Last weekend’s football coverage in BBC’s MOTD2 programme ended with a story that, in reponse to the Australian bushfires crisis in his home country, Brighton’s goalkeeper Matt Ryan would pledge A$500 to Wires Wildlife Rescue for every save made in the Premier League. He went on to make 5 saves himself and with a total of 56 saves in the weekend’s matches, he will donate A$28,000 to the cause with others from the world of sport adding to the amount.
As background music to the piece, the BBC team had chosen a rousing, Australian power ballad that seemed familiar and took me back to the mid-1980s even if it is not music that I might typically listen to. I did not recognise the song and could not find it in the programme’s credits but with it remaining in my head as an earworm, I searched for it in YouTube. As someone has pointed out in the YouTube comments, it is not easy finding a song when the remembered lyric consists of “woah-oh-oh-oh”. Even so, I discovered that the original version, as used by the BBC, is the blandly titled “You’re the Voice” by Australian John Farnham which was released in 1986.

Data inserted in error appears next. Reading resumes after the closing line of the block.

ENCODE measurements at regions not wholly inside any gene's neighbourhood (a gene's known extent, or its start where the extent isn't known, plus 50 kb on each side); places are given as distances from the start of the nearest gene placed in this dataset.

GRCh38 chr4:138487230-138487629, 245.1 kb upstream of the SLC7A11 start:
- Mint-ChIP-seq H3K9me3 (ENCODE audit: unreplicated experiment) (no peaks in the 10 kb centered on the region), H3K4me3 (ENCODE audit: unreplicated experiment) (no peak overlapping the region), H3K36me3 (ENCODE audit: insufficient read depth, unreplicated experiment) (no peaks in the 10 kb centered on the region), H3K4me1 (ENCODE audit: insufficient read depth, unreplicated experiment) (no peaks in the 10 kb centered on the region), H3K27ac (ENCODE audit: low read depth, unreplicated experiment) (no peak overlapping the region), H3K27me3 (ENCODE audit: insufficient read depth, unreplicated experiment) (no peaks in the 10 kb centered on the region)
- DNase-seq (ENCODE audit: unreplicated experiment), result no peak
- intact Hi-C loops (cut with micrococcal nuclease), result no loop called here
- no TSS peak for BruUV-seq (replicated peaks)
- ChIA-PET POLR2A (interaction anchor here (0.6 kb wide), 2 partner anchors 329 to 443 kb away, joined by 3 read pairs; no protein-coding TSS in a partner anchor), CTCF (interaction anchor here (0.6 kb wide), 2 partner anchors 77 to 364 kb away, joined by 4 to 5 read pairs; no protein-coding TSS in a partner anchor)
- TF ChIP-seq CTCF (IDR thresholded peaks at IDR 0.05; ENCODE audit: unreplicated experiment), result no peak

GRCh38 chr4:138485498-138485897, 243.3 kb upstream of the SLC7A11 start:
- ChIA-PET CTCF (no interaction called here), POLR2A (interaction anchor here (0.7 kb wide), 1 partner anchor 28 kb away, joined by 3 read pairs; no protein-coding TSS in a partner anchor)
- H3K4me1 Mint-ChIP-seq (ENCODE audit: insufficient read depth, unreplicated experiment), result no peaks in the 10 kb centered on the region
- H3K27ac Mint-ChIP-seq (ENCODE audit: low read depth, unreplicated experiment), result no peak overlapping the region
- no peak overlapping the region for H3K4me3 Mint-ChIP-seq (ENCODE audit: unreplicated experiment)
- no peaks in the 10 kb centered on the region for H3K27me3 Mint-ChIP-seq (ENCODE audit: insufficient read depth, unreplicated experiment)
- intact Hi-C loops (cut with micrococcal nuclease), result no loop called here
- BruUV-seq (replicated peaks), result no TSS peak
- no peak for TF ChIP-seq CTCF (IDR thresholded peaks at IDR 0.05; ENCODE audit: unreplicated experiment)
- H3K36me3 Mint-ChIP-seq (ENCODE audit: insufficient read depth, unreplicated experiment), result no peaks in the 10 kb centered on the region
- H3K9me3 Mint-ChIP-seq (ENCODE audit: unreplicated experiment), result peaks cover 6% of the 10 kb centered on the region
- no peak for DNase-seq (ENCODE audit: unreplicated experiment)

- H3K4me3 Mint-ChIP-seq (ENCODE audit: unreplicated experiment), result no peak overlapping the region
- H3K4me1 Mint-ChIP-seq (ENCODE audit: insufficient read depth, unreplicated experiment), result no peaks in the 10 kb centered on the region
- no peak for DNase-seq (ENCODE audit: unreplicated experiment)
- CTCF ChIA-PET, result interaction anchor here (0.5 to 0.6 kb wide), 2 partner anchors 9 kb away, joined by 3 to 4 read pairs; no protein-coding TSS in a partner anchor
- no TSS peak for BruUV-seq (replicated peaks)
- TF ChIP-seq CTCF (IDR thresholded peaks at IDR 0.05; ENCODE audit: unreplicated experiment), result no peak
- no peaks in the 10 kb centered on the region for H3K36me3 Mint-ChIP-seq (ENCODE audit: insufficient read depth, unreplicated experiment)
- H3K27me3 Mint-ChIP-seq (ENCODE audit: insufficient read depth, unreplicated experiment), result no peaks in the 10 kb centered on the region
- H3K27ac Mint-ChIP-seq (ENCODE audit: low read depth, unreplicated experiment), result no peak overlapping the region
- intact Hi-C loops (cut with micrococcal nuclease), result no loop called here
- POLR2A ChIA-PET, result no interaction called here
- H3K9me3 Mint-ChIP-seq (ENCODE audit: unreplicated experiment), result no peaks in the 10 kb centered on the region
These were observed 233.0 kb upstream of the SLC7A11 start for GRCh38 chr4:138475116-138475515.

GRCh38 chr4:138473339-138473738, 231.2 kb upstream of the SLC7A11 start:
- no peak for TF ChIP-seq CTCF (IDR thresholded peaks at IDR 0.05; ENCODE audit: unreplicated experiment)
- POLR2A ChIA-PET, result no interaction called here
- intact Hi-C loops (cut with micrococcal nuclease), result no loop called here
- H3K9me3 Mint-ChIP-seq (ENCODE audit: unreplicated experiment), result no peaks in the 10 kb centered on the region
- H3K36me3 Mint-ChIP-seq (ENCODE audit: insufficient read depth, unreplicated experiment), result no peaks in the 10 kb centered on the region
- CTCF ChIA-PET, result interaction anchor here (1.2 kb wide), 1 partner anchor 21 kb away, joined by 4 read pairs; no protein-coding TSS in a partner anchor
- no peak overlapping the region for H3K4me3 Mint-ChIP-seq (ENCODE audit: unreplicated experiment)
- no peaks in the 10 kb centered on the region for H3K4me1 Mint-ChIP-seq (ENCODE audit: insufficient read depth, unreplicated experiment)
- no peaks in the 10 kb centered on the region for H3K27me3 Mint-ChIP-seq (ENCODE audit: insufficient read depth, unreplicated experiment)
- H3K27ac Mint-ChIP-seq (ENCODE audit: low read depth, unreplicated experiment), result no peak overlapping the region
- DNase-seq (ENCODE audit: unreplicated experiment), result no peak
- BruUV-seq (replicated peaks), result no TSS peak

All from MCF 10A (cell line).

The song was written for John Farnham by Andy Qunta, Keith Reid, Maggie Ryder and Chris Thompson. From listening to instrumental versions, it is evident that it is the powerful vocal that makes the track and this has encouraged many cover versions together with the use of the song in TV and movie soundtracks. Listening to Farnham’s original recording more than 3 decades on, the inclusion of bagpipes seems particularly cheesy (i.e. hackneyed and obviously sentimental) today.
A more modern rendition that retains the vocal quality and includes some very powerful drumming can be found in a 2011 cover by ‘Forever Never’, a heavy metal band from my home county of Essex –